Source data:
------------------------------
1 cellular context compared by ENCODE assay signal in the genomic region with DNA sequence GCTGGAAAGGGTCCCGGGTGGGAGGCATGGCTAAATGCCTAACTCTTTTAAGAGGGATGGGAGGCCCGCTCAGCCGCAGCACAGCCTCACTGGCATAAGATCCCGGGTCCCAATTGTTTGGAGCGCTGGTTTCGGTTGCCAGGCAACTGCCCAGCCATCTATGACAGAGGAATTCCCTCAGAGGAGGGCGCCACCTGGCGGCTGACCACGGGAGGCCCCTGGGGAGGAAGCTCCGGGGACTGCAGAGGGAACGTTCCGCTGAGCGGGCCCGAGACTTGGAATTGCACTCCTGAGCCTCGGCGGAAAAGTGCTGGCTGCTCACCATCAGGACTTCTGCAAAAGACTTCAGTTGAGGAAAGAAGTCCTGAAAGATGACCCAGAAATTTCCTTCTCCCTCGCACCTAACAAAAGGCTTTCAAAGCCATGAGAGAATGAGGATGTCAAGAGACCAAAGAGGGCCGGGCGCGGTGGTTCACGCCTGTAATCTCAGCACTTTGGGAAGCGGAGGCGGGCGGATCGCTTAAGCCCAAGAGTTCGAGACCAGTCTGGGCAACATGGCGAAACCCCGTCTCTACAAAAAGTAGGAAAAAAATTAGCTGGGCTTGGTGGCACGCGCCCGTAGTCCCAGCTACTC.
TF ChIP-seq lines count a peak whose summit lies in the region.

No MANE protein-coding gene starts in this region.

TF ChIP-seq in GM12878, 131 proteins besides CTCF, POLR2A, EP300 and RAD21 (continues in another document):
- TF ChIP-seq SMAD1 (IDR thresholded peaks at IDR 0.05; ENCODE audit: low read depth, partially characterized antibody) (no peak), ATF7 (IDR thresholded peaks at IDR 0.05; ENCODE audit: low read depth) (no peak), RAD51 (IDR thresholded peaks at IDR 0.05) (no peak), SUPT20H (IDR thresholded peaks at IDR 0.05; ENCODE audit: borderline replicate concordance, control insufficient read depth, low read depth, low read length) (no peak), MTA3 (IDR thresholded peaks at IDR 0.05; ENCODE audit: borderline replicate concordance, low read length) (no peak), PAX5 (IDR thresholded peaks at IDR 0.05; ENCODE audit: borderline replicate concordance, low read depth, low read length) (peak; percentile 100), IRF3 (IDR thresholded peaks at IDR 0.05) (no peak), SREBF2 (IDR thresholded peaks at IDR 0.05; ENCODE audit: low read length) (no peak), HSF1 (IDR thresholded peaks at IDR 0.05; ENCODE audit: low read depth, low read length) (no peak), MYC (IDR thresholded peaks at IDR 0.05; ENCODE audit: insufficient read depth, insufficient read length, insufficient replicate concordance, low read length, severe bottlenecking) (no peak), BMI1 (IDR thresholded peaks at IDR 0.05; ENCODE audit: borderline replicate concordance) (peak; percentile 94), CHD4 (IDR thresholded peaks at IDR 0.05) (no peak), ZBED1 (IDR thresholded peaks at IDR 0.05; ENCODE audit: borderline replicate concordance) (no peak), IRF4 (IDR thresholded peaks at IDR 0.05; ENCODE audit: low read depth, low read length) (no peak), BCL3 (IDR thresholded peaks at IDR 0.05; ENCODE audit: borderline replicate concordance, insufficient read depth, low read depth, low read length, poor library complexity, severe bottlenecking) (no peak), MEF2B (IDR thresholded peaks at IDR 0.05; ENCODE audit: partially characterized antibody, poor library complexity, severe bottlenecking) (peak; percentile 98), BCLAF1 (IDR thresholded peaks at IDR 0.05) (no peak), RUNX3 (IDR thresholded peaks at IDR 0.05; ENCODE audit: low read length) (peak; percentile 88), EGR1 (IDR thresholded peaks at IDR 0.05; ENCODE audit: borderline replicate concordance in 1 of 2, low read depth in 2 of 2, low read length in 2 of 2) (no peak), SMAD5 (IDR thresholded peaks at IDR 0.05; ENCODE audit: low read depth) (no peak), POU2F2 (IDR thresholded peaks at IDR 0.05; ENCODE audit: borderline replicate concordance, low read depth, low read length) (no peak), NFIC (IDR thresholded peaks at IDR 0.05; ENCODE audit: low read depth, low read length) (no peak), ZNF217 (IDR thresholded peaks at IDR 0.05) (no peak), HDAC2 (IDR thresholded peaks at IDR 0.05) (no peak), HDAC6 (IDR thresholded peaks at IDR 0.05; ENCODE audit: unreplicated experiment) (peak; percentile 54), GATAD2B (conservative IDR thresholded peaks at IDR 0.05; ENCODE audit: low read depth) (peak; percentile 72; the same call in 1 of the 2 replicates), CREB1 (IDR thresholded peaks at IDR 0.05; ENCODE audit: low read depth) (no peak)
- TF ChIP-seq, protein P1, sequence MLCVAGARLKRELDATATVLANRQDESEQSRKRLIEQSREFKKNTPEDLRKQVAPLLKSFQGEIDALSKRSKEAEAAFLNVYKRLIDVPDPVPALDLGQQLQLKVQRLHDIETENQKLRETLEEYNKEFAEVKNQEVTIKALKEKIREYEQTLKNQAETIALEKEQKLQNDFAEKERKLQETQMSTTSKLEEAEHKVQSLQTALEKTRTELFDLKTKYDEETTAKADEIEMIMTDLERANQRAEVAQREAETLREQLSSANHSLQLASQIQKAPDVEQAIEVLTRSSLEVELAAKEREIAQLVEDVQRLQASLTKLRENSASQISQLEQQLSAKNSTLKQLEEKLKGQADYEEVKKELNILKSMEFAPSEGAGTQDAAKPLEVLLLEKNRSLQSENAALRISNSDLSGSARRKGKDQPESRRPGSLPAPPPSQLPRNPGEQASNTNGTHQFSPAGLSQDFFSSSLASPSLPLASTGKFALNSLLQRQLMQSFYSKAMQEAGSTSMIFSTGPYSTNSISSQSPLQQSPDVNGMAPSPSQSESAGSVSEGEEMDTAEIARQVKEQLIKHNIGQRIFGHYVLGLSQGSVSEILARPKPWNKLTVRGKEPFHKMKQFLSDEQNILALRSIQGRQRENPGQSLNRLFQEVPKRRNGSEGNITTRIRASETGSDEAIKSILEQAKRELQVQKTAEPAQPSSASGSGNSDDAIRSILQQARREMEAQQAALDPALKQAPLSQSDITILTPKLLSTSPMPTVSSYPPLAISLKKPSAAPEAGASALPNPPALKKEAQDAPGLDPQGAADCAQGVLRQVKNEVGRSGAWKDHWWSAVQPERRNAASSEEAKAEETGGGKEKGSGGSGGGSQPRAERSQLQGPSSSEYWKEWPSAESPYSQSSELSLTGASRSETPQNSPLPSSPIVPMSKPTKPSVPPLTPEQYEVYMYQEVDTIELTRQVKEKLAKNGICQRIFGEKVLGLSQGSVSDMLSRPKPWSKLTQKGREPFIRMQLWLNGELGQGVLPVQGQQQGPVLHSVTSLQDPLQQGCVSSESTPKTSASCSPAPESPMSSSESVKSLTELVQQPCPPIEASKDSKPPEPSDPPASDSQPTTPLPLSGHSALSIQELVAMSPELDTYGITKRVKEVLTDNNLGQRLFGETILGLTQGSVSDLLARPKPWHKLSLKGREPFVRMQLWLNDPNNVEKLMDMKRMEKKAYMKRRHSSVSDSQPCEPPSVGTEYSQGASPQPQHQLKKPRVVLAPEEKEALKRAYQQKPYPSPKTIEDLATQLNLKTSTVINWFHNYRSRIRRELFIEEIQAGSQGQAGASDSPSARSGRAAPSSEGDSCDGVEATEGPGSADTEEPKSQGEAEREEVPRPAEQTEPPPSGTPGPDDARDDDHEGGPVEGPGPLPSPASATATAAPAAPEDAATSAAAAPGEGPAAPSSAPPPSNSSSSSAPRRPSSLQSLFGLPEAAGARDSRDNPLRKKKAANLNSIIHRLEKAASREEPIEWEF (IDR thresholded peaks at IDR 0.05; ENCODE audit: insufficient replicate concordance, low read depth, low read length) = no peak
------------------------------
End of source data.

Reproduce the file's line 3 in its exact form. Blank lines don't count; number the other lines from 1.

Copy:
No MANE protein-coding gene starts in this region.